By Fire and By Sword by Elaine Coffman
Mass Market Paperback: 400 pages
Publisher: Mira (April 1, 2006)
“She passed stone houses, where rows of chimneys blew wraithlike smoke into the frigid air. Occasionally, sprays of glittering snow driven by currents of wind slid from the pitched roofs and fell onto the walkway. The afternoon would soon begin to fade, already the number of people she saw was diminishing. The world around her was cold and white and terribly silent, as if she were the only person left on earth.”
This desolate scene one encounters upon first opening By Fire and By Sword foreshadows the terrible events that the main character, Lady Kenna Lennox, is destined to face, and also shows the reader how good Coffman is at describing the scenery beautifully. Sadly, the wonderful descriptions are the only redeeming qualities of the novel.
The plot basically goes like this: Kenna saves her sister from death and makes an enemy of her sister’s captor, who is sent to jail. He threatens Kenna, and she is forced to run when she finds out that he is let out two years later. She goes to France where she becomes a master of fencing in a year, and then returns home to fight the villain plaguing her and her loved ones. Meanwhile, she is slowly falling in “love” with Colin Montgomery, a privateer, and he falls in “love” with her. She rejects him in order to focus on destroying her enemy, destroying their “relationship” in the process. Of course, she ends up killing the villain and reconciling with Colin.
To me, this sounds like an excellent plot. Too bad Coffman failed miserably from the start by creating flat characters no one can possibly relate to. You never really get into the story because any chances at brilliant dialogue or interesting plot twists are interrupted by Coffman’s desire to give the reader a sense of the atmosphere of 18th century France and Scotland, which she succeeds at brilliantly.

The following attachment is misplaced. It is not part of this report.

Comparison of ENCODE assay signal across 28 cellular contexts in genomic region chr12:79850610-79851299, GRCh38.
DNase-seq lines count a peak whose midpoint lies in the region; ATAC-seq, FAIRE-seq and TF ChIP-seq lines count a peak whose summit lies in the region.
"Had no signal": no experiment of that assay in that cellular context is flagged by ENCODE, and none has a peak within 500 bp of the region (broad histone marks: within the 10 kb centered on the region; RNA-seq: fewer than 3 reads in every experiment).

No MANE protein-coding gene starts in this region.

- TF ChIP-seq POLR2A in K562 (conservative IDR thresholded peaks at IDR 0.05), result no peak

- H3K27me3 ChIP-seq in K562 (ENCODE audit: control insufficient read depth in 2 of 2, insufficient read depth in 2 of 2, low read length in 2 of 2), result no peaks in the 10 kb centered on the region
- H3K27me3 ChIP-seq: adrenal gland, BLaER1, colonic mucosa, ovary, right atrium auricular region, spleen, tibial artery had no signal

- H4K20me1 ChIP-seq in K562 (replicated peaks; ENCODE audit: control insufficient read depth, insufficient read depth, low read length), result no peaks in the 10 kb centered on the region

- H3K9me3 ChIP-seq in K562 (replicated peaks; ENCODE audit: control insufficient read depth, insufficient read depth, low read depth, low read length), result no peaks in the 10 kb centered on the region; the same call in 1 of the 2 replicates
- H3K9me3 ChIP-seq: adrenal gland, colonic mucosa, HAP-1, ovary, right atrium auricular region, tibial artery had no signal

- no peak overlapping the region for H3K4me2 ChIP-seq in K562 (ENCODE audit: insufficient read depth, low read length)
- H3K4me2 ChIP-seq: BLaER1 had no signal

The worst part about the whole novel is the relationship between Kenna and Colin. Although she attempts to make it seem like they are falling in love, it is clear that the only thing between them is pure lust. Like I said, they are flat with only basic characteristics that aren’t even fully developed. They never actually get to know each other since every time they get a chance they end up locking lips instead. Worst of all, despite its being a romance novel, Colin really doesn’t even have a major part. He keeps disappearing, only to reappear again for another kiss. It is truly disappointing that the male lead plays such a minor role.
In my opinion, the novel should be revised so that it focuses less on the lust and more on the history behind it, and then label it as historical fiction. Only then could it be even remotely interesting. I certainly do not recommend it to anybody, not even historical romance lovers. This is a romance novel focused on lust and landscaping, the most horrible combination I have ever read, and I do not believe that there is anybody who could truly enjoy reading it.